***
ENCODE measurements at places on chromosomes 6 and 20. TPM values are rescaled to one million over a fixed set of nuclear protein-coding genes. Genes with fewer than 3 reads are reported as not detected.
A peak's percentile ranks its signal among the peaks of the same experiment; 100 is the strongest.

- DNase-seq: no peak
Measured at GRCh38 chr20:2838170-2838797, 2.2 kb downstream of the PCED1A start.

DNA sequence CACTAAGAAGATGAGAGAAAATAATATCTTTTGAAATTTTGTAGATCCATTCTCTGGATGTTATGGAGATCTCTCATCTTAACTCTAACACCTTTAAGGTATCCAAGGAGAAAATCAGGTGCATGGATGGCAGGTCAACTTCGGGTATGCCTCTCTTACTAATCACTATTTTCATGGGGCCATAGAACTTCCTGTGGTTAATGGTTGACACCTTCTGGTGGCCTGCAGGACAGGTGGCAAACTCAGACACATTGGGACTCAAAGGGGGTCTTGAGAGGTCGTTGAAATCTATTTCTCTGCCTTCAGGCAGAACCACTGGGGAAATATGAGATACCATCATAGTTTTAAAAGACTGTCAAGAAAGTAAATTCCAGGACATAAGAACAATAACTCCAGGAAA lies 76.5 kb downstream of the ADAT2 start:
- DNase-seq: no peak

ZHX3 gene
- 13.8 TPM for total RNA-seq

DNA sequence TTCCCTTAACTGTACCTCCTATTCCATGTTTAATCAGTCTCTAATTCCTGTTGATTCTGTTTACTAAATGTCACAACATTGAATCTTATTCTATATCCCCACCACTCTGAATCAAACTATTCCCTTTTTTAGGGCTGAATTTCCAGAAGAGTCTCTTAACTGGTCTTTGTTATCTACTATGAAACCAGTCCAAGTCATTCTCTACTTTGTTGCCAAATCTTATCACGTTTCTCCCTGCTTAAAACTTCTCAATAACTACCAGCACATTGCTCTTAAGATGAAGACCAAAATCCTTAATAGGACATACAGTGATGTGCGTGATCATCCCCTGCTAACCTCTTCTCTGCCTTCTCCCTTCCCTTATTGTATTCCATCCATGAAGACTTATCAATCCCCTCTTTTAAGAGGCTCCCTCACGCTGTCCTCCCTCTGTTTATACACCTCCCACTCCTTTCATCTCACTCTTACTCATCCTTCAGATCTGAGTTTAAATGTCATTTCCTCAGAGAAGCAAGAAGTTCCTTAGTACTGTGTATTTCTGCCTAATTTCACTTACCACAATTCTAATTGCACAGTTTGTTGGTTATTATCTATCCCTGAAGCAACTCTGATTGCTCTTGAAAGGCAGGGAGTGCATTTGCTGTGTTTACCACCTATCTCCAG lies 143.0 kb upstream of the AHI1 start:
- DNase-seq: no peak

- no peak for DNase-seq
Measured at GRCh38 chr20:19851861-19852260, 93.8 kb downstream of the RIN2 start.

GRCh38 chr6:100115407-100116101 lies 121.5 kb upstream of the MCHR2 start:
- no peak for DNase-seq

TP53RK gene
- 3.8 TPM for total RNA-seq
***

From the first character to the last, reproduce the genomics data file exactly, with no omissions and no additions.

ENCODE measurements at places on chromosomes 6 and 20. TPM values are rescaled to one million over a fixed set of nuclear protein-coding genes. Genes with fewer than 3 reads are reported as not detected.
A peak's percentile ranks its signal among the peaks of the same experiment; 100 is the strongest.

- DNase-seq: no peak
Measured at GRCh38 chr20:2838170-2838797, 2.2 kb downstream of the PCED1A start.

DNA sequence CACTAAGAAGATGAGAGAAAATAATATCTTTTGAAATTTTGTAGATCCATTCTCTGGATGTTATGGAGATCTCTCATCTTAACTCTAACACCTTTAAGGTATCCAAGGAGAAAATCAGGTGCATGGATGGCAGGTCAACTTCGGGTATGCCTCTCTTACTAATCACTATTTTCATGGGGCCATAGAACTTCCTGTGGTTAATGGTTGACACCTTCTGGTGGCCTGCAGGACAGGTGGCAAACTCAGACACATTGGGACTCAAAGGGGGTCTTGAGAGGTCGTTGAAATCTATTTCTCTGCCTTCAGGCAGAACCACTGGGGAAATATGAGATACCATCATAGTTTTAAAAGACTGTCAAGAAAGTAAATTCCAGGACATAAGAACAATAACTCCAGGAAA lies 76.5 kb downstream of the ADAT2 start:
- DNase-seq: no peak

ZHX3 gene
- 13.8 TPM for total RNA-seq

DNA sequence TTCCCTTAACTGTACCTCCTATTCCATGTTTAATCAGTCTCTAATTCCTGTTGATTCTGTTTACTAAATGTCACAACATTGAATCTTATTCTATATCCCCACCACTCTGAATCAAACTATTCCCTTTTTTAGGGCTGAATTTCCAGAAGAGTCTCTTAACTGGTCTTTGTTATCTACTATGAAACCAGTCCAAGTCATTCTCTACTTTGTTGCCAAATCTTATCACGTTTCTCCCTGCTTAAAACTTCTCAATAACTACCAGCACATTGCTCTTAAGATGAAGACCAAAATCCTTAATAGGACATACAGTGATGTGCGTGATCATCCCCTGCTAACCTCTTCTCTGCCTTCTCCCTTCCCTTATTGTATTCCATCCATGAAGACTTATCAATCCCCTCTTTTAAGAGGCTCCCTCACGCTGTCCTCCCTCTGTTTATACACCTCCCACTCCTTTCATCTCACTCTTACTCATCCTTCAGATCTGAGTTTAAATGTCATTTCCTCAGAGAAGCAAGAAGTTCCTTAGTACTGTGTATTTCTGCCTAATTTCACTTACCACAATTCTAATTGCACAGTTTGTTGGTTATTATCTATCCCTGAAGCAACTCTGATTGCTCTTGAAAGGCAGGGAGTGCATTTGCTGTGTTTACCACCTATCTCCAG lies 143.0 kb upstream of the AHI1 start:
- DNase-seq: no peak

- no peak for DNase-seq
Measured at GRCh38 chr20:19851861-19852260, 93.8 kb downstream of the RIN2 start.

GRCh38 chr6:100115407-100116101 lies 121.5 kb upstream of the MCHR2 start:
- no peak for DNase-seq

TP53RK gene
- 3.8 TPM for total RNA-seq